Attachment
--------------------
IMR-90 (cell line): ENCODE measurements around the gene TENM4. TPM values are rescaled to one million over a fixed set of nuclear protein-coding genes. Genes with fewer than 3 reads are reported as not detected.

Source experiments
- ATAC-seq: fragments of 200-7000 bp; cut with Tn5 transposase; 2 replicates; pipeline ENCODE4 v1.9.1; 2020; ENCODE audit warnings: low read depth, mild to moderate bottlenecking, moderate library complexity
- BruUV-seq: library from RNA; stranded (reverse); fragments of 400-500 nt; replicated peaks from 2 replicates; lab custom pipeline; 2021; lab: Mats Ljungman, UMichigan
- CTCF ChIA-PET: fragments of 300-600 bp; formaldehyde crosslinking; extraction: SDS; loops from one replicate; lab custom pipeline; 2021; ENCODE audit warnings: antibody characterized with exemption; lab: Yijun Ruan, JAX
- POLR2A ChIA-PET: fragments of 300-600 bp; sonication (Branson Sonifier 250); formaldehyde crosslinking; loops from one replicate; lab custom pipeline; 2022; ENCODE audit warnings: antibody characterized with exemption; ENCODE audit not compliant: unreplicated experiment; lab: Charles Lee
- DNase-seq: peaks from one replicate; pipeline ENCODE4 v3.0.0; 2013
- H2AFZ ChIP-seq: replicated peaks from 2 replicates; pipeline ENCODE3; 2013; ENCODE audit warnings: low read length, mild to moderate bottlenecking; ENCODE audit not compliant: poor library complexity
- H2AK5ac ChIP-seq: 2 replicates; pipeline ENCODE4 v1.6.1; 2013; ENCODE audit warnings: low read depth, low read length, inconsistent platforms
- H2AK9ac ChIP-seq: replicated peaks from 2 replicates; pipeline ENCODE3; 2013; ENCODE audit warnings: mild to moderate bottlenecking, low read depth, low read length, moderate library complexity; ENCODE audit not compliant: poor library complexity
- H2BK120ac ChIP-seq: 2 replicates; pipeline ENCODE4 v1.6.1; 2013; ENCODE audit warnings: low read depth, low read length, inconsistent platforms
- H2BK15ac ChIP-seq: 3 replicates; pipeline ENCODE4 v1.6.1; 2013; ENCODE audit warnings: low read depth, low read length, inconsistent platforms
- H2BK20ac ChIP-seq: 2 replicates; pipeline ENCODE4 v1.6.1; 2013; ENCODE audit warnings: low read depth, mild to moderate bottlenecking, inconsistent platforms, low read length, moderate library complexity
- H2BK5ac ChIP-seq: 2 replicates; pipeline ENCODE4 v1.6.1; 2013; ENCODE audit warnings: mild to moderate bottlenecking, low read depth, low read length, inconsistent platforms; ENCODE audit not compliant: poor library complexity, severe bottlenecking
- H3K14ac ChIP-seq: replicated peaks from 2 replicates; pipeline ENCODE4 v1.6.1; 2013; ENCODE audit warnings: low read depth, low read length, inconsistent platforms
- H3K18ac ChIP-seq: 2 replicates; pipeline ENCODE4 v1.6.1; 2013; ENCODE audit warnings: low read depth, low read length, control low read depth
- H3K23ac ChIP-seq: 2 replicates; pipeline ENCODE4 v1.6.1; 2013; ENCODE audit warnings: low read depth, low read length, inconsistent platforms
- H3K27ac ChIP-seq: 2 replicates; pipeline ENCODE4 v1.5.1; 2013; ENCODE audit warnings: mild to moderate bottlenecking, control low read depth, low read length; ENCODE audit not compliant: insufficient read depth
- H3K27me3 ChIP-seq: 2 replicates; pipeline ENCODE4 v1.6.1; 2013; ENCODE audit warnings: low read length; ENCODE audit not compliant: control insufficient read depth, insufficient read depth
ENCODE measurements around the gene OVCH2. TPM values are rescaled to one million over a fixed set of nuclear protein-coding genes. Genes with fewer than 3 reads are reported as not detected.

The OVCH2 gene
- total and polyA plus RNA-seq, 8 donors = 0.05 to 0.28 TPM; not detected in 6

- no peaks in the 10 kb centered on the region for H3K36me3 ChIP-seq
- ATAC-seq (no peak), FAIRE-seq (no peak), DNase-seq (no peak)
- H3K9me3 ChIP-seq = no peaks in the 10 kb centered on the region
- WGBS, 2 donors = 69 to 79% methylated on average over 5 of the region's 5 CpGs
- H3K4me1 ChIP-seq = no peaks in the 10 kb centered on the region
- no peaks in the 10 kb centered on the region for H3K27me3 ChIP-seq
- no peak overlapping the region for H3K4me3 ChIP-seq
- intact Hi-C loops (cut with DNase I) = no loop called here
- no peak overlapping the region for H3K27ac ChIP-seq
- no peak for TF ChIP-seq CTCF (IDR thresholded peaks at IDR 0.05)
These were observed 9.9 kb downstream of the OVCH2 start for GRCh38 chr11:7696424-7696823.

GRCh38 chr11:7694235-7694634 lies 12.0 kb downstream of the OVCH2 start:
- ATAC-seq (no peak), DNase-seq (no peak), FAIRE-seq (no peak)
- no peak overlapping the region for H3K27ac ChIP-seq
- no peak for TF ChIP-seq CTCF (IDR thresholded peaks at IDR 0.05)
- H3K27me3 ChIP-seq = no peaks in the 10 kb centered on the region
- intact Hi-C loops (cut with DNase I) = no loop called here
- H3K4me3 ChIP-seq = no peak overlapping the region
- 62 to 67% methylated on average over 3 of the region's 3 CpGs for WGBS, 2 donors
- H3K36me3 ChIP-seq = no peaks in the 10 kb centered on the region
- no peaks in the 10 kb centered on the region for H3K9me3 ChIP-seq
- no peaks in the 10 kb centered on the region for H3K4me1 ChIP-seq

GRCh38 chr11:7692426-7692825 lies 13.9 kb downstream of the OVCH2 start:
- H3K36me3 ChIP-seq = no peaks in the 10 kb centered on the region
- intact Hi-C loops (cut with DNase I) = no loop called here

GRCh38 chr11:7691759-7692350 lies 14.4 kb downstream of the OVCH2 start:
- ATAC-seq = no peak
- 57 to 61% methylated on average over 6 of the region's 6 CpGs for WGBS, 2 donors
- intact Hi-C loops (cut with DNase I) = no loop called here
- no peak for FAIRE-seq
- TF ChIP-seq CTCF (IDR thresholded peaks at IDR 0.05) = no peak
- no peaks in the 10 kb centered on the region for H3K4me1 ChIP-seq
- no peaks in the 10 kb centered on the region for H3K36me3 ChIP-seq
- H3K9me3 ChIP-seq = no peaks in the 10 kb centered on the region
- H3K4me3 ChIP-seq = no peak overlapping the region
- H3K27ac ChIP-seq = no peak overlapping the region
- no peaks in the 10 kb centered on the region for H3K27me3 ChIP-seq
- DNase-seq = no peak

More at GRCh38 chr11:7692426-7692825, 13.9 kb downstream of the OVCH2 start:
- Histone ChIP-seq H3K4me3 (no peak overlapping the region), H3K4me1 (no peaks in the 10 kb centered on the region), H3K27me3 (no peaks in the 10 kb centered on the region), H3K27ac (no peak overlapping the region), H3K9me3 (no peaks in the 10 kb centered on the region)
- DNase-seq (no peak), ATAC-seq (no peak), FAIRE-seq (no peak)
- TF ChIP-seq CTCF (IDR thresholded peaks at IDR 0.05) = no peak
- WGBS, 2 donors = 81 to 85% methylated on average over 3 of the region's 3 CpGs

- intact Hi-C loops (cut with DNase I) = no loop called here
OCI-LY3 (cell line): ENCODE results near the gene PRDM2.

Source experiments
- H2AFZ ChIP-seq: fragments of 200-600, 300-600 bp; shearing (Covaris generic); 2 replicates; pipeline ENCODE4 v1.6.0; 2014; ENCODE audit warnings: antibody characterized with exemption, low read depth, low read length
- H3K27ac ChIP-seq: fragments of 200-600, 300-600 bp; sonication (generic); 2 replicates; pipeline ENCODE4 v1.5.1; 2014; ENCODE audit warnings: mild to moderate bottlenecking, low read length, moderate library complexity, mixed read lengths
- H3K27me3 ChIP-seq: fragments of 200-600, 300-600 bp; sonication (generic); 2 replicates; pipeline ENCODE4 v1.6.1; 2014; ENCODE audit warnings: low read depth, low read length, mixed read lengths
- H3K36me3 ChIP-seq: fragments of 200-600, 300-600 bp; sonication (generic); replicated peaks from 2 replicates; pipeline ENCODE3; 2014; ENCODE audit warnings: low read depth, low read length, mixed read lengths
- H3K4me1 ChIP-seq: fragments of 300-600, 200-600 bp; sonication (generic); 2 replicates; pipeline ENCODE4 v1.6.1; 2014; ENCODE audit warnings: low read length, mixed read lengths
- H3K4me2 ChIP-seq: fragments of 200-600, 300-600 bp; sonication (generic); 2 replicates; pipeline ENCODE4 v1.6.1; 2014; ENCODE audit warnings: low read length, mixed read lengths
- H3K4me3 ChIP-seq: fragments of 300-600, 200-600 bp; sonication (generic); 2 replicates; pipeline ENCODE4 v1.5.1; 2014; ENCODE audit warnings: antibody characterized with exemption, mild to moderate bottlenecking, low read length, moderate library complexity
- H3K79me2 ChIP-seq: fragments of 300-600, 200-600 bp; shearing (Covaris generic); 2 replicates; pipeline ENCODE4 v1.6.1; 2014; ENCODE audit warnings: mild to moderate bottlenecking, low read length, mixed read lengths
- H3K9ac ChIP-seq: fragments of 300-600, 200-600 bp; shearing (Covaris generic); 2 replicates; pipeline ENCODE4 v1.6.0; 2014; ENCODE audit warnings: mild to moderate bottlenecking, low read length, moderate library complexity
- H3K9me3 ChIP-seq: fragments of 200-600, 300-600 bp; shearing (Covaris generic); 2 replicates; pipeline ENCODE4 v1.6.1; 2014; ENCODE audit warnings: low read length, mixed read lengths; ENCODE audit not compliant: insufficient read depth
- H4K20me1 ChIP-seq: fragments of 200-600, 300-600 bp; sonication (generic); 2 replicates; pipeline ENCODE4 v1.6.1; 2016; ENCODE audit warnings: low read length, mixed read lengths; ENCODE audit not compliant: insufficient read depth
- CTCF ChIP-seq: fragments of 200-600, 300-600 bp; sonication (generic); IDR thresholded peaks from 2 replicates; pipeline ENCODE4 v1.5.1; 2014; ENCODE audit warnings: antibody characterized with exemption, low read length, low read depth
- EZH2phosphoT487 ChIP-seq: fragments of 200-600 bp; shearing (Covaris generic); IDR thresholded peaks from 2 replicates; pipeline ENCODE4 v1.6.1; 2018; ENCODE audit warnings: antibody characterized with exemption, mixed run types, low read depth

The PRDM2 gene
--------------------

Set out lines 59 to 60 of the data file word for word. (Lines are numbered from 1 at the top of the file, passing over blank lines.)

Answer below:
- no peaks in the 10 kb centered on the region for H3K27me3 ChIP-seq
- DNase-seq = no peak